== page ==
Calcium Homeostasis Modulator 1 Gene P86L Polymorphism and Susceptibility to Alzheimer's Disease
Received Date: Oct 23, 2017 / Accepted Date: Oct 25, 2017 / Published Date: Nov 01, 2017
Alzheimer’s disease (AD) is a complex neurodegerative disease causing problems with memory, thinking and behavior, although those problems vary among individuals and from early to late stage. The cause of AD is still unknown; however, there has been much effort to reveal the mechanism to AD pathology using different tools such as animal models, gene expression profiling and genome-wide association studies (GWAS) [1-3]. Among the different genetic and environmental factors contributing to AD, it has been revealed that genetic factors attribute to about 70 percent of AD . Considerable progress has been made to identify genetic factors of AD susceptibility including the earlyonset mutations of genes encoding amyloid precursor protein (APP), presenilin 1 (PSEN1) and presenilin1 (PSEN2) and a large number of the late-onset mutations of genes mainly including ATP Binding Cassett Transporter7 (ABCA7), Apolipoprotein E (APOE), Bridging Integrator 1 (BIN1), Clusterin (CLU) and Sortilin-Related Receptor 1 (SORL1) . AD involves with the progressive extracellular deposition of amyloid β-peptide (Aβ) in the brain and generally the over-production of the 40- or 42-aa-long Aβ is suggested to be correlated with neuronal dysfunction . Studies of AD have shown that abnormal amyloid metabolism induces an upregulation of neuronal calcium signaling, leading to an initial decline in memory and subsequent apoptosis. It has been proposed that there is a potential connection between Aβ, calcium and pathogenesis of AD as Aβ oligomers can form calcium-permeable channels in membranes . In addition, Aβ oligomers lead to calcium influx and cell death through increased calcium permeable channel formation . Based on these evidences regarding the role for calcium dysregulation in the pathogenesis of AD, research progress has been made to identify susceptibility genes to AD that may be involved in the regulation of calcium homeostasis.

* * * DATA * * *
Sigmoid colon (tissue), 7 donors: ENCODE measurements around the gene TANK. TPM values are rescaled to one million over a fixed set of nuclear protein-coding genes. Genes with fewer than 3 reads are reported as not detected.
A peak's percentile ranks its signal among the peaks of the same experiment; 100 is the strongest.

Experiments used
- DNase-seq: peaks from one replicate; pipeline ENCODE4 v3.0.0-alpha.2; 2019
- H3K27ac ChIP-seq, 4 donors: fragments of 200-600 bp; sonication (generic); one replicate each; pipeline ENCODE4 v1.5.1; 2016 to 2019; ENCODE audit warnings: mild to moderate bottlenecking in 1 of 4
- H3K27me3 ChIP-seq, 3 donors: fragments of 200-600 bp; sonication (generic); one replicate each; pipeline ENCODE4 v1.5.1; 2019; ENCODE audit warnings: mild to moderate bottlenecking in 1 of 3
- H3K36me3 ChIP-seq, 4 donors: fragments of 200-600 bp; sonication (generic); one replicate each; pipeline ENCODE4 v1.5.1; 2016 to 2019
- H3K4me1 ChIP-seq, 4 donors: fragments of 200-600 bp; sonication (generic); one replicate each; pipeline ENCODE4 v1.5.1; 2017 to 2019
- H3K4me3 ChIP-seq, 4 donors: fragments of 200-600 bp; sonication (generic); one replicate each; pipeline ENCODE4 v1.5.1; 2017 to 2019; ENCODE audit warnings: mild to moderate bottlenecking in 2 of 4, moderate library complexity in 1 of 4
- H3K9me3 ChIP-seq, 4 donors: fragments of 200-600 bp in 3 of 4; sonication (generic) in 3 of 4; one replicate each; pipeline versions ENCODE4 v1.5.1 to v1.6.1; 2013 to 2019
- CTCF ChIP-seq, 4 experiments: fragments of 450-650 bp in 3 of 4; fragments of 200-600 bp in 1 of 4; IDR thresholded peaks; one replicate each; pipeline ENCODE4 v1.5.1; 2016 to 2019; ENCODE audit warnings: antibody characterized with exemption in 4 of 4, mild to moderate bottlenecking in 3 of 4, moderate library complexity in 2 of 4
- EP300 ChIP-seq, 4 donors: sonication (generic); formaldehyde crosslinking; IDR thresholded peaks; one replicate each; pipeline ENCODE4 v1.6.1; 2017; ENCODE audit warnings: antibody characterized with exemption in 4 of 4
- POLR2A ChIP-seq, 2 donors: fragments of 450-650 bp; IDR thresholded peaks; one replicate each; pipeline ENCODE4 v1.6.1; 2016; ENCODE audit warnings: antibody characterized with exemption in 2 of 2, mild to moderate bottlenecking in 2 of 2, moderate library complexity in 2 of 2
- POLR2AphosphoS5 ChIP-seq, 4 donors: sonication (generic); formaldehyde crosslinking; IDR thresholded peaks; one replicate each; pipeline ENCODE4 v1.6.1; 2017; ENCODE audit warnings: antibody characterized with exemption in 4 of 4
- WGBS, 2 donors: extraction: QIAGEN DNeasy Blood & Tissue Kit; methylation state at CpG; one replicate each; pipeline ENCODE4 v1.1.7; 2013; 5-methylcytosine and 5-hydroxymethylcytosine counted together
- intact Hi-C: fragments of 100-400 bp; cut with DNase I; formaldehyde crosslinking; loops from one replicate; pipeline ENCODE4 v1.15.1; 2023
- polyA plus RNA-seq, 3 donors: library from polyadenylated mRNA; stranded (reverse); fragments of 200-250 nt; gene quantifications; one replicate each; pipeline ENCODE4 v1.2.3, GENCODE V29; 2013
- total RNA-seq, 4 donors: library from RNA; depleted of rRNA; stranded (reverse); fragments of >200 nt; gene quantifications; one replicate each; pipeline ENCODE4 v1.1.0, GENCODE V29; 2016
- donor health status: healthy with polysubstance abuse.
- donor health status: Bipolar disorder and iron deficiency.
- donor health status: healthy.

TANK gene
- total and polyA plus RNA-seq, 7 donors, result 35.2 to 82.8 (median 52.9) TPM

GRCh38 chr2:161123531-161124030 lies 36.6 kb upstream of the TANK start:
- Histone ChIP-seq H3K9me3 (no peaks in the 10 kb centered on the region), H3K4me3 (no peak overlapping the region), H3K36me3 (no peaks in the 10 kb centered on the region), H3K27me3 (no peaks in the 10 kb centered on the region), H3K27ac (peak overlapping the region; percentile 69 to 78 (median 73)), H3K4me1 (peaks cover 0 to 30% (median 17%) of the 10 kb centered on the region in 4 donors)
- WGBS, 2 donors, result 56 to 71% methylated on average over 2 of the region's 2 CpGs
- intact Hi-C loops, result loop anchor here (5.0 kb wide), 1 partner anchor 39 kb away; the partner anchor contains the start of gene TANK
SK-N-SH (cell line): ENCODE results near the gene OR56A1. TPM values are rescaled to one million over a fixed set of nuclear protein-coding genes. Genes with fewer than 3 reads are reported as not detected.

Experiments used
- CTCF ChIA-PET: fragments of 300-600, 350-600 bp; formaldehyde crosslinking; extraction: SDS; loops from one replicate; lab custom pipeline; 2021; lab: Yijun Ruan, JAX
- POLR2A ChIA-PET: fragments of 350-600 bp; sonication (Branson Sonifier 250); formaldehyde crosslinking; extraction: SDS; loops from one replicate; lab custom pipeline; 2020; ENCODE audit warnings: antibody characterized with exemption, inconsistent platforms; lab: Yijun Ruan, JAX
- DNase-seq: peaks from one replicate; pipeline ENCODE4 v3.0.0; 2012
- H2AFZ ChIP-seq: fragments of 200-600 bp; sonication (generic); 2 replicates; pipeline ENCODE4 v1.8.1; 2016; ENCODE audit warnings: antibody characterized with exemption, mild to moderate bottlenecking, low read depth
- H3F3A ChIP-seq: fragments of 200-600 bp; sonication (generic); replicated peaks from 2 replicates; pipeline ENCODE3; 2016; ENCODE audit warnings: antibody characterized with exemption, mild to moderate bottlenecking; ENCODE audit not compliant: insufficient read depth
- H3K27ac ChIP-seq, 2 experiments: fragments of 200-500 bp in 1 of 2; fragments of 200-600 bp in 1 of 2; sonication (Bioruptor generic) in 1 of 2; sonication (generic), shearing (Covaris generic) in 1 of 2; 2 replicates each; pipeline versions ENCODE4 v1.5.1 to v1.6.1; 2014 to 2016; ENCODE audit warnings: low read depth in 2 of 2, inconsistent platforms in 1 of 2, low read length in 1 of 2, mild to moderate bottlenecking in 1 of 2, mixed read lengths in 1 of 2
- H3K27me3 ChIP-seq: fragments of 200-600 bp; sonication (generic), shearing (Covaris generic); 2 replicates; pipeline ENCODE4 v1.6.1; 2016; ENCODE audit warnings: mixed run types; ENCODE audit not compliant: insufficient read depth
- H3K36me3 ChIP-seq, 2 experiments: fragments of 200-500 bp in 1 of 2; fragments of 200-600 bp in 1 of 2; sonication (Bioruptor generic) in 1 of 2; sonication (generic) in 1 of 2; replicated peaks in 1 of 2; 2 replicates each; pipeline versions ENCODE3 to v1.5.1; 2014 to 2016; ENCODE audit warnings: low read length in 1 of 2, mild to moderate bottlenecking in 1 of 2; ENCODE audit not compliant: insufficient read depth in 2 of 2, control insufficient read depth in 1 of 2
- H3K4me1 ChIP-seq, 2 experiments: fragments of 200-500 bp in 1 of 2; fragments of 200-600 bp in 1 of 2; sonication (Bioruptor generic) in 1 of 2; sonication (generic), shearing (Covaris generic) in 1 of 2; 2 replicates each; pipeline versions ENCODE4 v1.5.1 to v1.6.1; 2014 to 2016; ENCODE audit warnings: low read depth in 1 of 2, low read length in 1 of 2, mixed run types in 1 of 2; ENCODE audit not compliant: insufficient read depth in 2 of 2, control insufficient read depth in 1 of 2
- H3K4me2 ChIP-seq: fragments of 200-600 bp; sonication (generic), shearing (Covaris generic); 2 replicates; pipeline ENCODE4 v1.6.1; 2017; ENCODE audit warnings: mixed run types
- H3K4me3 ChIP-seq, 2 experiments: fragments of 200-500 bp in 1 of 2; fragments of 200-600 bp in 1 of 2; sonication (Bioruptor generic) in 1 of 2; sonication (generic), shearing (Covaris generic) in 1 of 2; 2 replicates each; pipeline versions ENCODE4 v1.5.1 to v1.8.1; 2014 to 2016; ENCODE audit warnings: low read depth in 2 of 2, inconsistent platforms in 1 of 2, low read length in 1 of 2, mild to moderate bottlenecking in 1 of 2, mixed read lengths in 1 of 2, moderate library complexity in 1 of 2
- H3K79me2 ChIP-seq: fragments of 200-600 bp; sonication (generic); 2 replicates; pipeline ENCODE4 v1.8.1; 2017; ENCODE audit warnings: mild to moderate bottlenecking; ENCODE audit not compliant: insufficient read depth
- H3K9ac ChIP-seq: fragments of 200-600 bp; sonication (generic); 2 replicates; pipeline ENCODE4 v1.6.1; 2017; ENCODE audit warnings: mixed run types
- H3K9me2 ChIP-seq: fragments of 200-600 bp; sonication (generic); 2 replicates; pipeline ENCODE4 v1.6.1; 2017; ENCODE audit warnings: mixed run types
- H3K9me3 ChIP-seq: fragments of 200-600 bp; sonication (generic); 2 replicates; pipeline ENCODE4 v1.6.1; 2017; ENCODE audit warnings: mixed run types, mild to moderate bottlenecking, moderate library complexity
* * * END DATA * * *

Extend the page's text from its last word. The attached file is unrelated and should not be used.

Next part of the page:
A study from Dreses-Werringloer et al.  has demonstrated that a non-synonymous single nucleotide polymorphism (SNP) in calcium homeostasis modulator 1 (CALHM1), the Pro86Leu (P86L, C>T, rs2986017), was associated with calcium permeability and soluble amyloid precursor protein alpha (sAPPα) accumulation and the P86L polymorphism was significantly associated with AD in independent casecontrol studies of 3404 participants. Since 2008, many epidemiological studies have showed an association between P86L polymorphism in CALHM1 and AD risk [10,11]; however, there are still controversies of the effect of P86L polymorphism in AD due to inconsistent results across published studies. For instance, Aqdam et al.  and Boada et al.  have showed that the P86L polymorphism of CALHM1 gene has associated with late-onset AD (LOAD) in Iranian and Spain population, respectively. In contrast, Nacmias et al.  and Fehér et al.  have reported that there was no association between the CALHM1 variation and AD risk with both early-onset AD (EOAD) and LOAD in subjects from Italian and Hungarian population, respectively. All of these studies have suggested that further study is needed with a bigger sample size to confirm their results. As a consequence, the first meta-analysis of the association study between P86L SNP and risk of AD was reported in 2010 by Lambert et al. . This meta-analysis data of 7,873 AD cases and 13,274 controls in Caucasian origin have revealed that the CALHM1 P86L polymorphism was not a potential genetic determinant of AD; however, the P86L polymorphism in CALHM1 interaction with ApoE ε4 allele was found to have significant association with the risk of early-onset AD. Since the first meta-analysis by Lambert et al.  in 2010, several studies have been published regarding the correlation between P86L SNP and AD susceptibility; therefore, we performed an updated meta-analysis by adding the latest data to obtain a more precise estimation of the relationship.